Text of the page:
You totally nailed it by saying how the borders match the teams. I never realized it until I started making templates for customs from the set.
I think the Reds have a decent shot and are probably one of the most improved teams in baseball. I hope you are wrong about my Tigers, but maybe they can tank it and get the #1 pick in 2021, sign a nice free agent starting pitcher and HR hitter, and contend in 2022 or so.
Sean said…
I have fond memories of that set, I was 14 at the time and actually liked the colorful border design at the time (way better than the Donruss Red set that year).

I do agree that the 1988 Topps set is one of the all time greats in terms of design, its always been a favorite of mine. Not sure why anybody would have anything against it.
EddieK said…
Great post! But the Orioles beat the Reds in 1970. It was their one series win (sandwiched between losses to the Mets and Pirates) in their 1969-1971 run.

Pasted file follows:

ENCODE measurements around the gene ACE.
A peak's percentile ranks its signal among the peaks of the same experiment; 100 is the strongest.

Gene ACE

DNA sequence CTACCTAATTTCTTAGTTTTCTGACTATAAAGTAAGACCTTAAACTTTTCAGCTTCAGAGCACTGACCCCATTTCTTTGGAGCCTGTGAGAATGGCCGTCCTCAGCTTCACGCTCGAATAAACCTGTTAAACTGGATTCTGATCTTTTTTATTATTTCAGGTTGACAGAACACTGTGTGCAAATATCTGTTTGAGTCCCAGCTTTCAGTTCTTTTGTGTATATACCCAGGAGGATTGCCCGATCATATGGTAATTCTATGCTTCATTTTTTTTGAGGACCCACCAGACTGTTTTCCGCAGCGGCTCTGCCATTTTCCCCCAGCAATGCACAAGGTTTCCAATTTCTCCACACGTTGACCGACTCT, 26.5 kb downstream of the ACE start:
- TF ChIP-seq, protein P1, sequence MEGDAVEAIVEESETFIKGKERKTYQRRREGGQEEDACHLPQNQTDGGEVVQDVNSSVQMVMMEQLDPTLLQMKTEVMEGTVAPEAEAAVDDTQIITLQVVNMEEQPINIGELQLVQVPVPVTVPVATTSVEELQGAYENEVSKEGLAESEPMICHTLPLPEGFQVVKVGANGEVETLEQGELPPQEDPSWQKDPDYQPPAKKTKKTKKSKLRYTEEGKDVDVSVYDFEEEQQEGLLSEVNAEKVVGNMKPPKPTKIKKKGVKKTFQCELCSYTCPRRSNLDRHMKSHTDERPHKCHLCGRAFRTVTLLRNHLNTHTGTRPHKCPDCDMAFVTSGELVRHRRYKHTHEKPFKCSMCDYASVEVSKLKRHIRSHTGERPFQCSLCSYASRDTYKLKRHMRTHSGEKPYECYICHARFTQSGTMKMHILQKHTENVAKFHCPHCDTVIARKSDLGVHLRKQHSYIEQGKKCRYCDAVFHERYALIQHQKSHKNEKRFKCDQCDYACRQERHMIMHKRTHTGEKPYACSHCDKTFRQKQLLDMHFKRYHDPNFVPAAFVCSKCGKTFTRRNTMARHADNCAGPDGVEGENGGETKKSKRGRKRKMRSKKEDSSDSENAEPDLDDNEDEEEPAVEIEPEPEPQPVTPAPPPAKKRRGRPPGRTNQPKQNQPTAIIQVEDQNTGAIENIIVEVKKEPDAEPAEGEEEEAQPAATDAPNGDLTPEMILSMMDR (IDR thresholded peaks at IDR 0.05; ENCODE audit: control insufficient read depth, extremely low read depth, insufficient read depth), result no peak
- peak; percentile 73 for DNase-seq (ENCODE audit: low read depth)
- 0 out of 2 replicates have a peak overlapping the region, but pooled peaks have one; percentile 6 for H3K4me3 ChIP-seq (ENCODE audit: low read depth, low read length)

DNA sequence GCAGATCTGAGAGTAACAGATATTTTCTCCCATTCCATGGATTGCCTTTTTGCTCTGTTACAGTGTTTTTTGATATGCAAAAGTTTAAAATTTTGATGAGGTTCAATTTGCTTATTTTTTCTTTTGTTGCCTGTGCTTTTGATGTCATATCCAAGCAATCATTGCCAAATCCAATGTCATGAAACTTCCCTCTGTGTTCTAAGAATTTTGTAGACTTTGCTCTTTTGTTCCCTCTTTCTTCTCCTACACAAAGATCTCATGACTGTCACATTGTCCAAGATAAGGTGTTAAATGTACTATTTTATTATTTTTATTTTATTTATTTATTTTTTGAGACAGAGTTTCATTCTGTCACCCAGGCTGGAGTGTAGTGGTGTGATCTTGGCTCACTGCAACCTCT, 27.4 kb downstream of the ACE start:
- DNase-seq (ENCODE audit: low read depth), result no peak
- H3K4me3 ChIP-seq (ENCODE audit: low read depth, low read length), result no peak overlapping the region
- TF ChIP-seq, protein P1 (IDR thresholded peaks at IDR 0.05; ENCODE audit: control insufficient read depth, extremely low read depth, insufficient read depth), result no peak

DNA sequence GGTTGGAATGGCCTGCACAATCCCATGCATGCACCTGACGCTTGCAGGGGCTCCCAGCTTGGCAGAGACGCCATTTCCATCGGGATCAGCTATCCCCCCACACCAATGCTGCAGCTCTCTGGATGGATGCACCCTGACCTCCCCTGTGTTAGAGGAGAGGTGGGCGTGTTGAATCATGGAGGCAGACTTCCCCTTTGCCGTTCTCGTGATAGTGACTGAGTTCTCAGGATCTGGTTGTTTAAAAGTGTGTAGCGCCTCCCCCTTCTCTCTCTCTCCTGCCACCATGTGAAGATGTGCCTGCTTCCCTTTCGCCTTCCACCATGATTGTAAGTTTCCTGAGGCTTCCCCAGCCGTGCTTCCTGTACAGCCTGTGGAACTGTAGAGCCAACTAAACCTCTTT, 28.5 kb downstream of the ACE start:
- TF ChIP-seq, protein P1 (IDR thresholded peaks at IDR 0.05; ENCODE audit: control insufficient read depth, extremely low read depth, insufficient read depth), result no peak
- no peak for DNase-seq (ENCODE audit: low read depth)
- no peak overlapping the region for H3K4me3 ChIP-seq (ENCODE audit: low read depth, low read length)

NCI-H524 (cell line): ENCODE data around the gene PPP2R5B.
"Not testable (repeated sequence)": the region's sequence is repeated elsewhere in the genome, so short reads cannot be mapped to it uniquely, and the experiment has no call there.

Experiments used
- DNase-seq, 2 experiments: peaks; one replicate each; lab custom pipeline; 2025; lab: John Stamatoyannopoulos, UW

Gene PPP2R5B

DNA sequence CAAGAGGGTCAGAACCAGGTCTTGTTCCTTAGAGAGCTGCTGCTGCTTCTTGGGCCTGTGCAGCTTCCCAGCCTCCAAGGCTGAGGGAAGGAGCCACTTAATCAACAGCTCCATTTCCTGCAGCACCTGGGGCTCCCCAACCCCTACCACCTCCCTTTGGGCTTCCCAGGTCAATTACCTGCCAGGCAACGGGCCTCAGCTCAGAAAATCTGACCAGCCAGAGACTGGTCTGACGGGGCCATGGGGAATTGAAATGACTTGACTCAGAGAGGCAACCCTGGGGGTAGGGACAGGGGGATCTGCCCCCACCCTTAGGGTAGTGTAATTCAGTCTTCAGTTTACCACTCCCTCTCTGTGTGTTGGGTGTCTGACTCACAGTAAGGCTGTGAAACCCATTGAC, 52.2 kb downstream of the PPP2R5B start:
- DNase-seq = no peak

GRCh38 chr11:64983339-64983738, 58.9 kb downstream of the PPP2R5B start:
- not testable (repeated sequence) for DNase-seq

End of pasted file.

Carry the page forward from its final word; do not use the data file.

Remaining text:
BaseSetCalling said…
Green on Red was still touring in 1990. Maybe Topps was a fan.

I think the surprise team in the NL Central will be the Pirates but only in so much as they could show signs of developing a new core of good young positional players, not that they will make standings waves.
steelehere said…
I'm sure the omission was accidental since you have the back of the card shown in the post but Mariano Duncan was also a former/future Dodger.
night owl said…
Re: all the comments correcting my post. This is what happens when you post after five hours of driving and little sleep.
Jamie Meyers said…
1990 Topps is the set that was out when I started collecting again so those cards are indelibly stamped in my mind. Players I've met - Rob Dibble, Joe Oliver and Billy Hatcher. Hatcher was nice. Oliver was moody but usually pretty nice. Dibble was much more friendly than I expected.
Fuji said…
Outside of the Topps design, the Reds beating the A's, and my first real girlfriend leaving me to go to UC Irvine... 1990 was a pretty great year for me. I graduated high school, started college, and was living the dream working part time at my LCS.
CinciCuse Bill said…
Thanks for the memories!
Fun post. Thank you for doing this. I don't mind this set at all though I think it's being so different from 1989 was a little jarring & might've taken some getting used to. Happy anniversary to you!